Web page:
Deer numbers in northern Maine, where hunting traditions run deep and the bucks grow big, have taken a nose-dive in recent years. According to a story in the Bangor Daily News, Governor Paul Lepage hoped to reverse those trends when he signed a bill aimed at improving winter habitat and putting increased pressure on coyotes, the chief predator of Maine whitetails.
Think you’re not seeing enough deer in your area? Whitetail populations in some areas of northern Maine are estimated at 1-4 deer per square mile. Given the dense forests of this region, the odds of seeing deer — much less tagging a trophy buck — are slim indeed. Maine’s annual whitetail harvest, which peaked at 28,000 animals in the late 1980s, has dropped to under 20,000 recently. Statewide population estimates place the herd at some 250,000 animals.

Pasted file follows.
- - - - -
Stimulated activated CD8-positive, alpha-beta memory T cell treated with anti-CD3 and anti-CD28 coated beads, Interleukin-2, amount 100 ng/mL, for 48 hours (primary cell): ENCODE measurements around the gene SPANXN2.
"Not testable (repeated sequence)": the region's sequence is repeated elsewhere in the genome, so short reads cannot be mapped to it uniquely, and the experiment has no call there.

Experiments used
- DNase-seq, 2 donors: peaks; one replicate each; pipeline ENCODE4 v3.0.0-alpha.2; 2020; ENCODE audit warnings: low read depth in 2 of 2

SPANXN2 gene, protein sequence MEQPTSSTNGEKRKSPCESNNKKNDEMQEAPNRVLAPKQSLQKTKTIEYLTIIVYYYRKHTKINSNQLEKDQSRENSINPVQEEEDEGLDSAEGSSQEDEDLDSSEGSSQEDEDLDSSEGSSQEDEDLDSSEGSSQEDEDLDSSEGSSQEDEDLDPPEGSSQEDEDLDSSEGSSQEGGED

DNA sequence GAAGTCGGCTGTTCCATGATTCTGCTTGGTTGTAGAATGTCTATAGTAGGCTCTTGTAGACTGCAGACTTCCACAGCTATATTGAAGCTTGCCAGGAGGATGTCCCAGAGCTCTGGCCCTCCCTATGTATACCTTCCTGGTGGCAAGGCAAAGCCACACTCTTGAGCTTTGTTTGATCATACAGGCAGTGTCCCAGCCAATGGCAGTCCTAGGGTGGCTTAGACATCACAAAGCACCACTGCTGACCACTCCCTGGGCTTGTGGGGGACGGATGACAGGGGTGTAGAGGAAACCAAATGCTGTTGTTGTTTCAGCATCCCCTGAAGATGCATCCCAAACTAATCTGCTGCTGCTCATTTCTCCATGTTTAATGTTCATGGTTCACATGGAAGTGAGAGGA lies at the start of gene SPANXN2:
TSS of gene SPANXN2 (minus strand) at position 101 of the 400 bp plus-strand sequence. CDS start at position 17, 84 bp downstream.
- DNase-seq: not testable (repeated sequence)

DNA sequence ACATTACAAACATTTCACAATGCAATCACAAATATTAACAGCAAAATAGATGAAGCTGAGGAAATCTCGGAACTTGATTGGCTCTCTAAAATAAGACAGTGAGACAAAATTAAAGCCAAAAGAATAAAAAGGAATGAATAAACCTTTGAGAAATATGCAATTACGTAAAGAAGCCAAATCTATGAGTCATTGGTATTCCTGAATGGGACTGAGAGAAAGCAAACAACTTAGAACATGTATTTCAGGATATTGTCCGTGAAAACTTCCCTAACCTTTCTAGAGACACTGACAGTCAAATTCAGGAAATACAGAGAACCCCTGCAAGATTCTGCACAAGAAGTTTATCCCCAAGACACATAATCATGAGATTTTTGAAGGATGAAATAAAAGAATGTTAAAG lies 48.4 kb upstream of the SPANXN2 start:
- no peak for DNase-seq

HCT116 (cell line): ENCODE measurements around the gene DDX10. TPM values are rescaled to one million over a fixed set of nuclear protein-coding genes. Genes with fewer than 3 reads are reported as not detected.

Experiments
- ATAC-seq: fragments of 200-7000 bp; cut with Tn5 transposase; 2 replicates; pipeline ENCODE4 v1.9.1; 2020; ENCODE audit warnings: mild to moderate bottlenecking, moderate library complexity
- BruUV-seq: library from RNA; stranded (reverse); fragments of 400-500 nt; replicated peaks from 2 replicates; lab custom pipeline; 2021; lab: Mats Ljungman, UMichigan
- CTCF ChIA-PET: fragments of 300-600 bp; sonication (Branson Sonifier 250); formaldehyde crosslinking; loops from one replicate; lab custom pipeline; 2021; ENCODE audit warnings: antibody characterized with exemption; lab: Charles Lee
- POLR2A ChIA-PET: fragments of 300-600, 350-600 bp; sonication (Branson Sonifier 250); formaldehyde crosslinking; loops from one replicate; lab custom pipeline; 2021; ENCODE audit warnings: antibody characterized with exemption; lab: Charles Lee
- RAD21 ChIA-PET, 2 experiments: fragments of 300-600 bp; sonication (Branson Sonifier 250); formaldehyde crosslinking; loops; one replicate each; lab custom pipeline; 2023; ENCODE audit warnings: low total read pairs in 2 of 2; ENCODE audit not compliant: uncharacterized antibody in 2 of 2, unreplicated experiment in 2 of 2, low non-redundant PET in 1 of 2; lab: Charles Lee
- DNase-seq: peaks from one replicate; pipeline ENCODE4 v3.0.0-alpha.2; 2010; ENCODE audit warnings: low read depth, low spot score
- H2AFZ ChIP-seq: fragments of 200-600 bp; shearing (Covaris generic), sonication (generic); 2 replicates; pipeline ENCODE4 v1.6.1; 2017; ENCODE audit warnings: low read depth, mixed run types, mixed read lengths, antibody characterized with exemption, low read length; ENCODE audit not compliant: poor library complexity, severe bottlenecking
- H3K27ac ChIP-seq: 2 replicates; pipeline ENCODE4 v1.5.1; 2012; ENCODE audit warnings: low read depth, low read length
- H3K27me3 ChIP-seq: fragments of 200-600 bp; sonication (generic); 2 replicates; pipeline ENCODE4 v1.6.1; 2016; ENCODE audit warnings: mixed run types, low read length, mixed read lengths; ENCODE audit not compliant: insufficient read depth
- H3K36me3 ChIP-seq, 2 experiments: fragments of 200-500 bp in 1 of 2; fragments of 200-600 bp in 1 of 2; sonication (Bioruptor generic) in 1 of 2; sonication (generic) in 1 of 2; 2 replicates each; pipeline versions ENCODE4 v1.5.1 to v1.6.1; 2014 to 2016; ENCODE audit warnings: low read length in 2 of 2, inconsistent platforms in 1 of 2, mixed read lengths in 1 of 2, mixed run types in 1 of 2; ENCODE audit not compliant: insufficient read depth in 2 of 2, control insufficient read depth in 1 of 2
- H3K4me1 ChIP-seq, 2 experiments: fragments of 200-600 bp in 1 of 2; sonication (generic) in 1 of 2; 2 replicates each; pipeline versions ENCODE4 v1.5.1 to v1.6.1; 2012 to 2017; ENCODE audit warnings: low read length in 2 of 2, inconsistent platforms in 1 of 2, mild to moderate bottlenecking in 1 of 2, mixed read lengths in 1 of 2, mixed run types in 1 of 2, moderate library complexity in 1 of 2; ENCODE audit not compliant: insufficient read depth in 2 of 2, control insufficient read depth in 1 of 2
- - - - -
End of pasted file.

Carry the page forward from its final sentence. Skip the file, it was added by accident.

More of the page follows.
Wildlife officials feel a loss of critical winter yarding areas is one of the primary reasons for the drop in deer numbers. Lepage’s bill aims to increase protection of these coniferous forests, which offer thermal protection for whitetails in long, often brutal, winters. While there is not a bounty on coyotes in the state, wildlife officials identify problem areas and try to place hunters and trappers in those spots to increase harvests.
Hunters will foot at least some of the bill for the project, with $2 of each $5 “tagging fee” they pay designated for funding. Also, voluntary donations will be accepted with each license purchase.